Space Kid (1999)

Donald Farmer has long been a favourite here at the ISCFC, as we’ve been covering his movies pretty much since we started. There were a few, though, that seem to have avoided our piercing critical gaze, either because we couldn’t find them or because they’d never been officially released on home video. Well, a future review – “The Strike” – will be coming because I figured out I’d been searching for it under the wrong name (it had a DVD release), and Farmer himself paid for a very limited DVD release of “Space Kid” last year.

 

So now, dear reader, you get to learn about yet another oddball entry into the Farmer-verse. And, I think there’s actually a Farmer-verse! This movie gave me the key, and I think numerous movies exist in the same world. A central part of “Space Kid” is the tabloid TV show “American Expose”, and the same show appears in “The Strike”. There’s also a very similar show in “Vampire Cop”, and Dana Plato plays an investigative reporter in “Compelling Evidence”. Can you imagine that erotic thriller and “Vampire Cop” existing in the same world? I might try writing a script and see if Mr Farmer would like to direct it.

 

But that’s for another day. We’re here to talk about “Space Kid”, which starts in a quarry – er, an alien planet – as Queen Nebula (listed in the credits as “Space Mom”), pursued by rebels, leads her son to safety, while being pursued by agents. At one point, she appears to use her own child as a human shield, but I have to assume they were aiming for something else with that scene. She gets shot while scrambling up a hill, but the kid (who will come to be known as Charlie) manages to beam himself aboard an intergalactic space-ship, ending up on Earth. I feel that bit was glossed over, but it’s also entirely possible I was distracted.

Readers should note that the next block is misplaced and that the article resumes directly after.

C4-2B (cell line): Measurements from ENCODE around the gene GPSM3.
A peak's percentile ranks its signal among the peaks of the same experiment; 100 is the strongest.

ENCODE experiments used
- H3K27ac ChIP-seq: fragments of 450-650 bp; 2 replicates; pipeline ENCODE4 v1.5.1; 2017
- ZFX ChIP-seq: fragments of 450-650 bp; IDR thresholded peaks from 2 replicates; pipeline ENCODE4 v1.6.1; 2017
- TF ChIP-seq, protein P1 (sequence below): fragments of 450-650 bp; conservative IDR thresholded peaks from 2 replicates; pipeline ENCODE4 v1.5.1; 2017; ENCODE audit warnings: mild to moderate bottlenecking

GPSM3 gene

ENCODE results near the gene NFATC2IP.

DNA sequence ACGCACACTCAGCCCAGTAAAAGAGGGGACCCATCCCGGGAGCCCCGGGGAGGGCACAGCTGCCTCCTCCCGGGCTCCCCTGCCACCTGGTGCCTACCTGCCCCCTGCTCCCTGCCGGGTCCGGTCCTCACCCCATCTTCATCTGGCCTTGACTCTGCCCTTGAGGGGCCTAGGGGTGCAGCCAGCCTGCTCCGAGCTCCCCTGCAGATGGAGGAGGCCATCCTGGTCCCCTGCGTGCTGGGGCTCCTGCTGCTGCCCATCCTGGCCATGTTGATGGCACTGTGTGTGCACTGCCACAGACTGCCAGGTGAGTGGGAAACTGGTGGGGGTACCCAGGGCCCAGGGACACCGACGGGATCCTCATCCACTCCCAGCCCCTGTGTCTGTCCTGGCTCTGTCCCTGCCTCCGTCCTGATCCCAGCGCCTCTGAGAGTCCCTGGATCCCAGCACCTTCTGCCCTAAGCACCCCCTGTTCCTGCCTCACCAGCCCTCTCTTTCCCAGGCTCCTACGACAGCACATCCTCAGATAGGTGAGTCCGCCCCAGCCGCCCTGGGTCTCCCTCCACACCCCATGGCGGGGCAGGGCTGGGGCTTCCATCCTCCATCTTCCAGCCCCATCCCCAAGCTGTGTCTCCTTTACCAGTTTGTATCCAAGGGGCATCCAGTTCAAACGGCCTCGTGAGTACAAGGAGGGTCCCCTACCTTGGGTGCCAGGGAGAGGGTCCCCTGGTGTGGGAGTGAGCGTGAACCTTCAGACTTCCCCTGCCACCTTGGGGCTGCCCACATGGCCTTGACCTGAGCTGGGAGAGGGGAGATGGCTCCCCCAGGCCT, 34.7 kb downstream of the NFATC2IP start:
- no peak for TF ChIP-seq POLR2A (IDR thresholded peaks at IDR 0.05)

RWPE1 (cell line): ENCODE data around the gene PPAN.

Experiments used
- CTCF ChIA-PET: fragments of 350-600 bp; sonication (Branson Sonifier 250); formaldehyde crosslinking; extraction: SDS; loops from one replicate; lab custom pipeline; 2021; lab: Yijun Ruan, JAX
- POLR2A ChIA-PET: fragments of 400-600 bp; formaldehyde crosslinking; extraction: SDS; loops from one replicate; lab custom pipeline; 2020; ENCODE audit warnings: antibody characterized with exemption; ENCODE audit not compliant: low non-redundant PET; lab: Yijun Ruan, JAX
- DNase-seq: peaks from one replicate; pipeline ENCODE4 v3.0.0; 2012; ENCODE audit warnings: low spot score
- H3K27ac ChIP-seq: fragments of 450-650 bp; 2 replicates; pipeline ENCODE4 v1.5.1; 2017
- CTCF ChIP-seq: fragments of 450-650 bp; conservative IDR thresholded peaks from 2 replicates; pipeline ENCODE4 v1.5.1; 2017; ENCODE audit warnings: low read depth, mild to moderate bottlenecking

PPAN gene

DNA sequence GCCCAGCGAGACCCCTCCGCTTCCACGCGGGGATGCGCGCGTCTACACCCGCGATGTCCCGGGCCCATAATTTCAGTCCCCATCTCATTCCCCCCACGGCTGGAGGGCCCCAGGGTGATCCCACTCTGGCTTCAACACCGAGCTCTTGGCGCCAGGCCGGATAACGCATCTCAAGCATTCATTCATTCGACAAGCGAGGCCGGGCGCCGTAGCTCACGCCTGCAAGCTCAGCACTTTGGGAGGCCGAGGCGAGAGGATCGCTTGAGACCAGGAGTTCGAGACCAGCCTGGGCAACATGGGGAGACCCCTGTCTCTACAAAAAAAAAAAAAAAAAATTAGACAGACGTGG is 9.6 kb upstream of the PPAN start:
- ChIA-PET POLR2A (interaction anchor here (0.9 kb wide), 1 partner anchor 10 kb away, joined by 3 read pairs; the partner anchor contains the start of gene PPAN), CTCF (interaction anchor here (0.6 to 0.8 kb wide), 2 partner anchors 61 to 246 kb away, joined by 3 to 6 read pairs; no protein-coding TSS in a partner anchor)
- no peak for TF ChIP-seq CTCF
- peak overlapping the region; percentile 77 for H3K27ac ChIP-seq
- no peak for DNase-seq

So, he ends up on Earth and then it becomes the sort of thing you may have seen a few times before – Charlie befriends a lonely kid roughly his own age, helps her with bullies, an evil babysitter, doing the dishes, and other problems, but she’s quite honest about the fact he’s an alien. Some people believe her, some don’t, and then there’s scientists and government agents teaming up to track him down (including two Men In Black, played by long-time Farmer regulars Andre Buckner and Maria Ortiz). It’s got a little bit of a lot of kids’ science-fiction TV and movies of the time, but is no worse for it.

 

It’s quite short (55 minutes, with substantial closing credits) but that’s not always a bad thing when it comes to the lower budget end. There’s some decent acting on display – Ortiz is excellent in her brief role, Melanie the TV reporter pitches her performance very well, and Donald Farmer is a decent actor as the producer of “American Expose”.

 

If you’re not already a fan of Mr Farmer, then I’d suggest not starting here, but if you’re already in deep, like me, then come on in and experience another string to his bow – kids’ movies, to go along with civil war, vampire, zombie, cannibal, and demon movies.

 

Rating: thumbs in the middle

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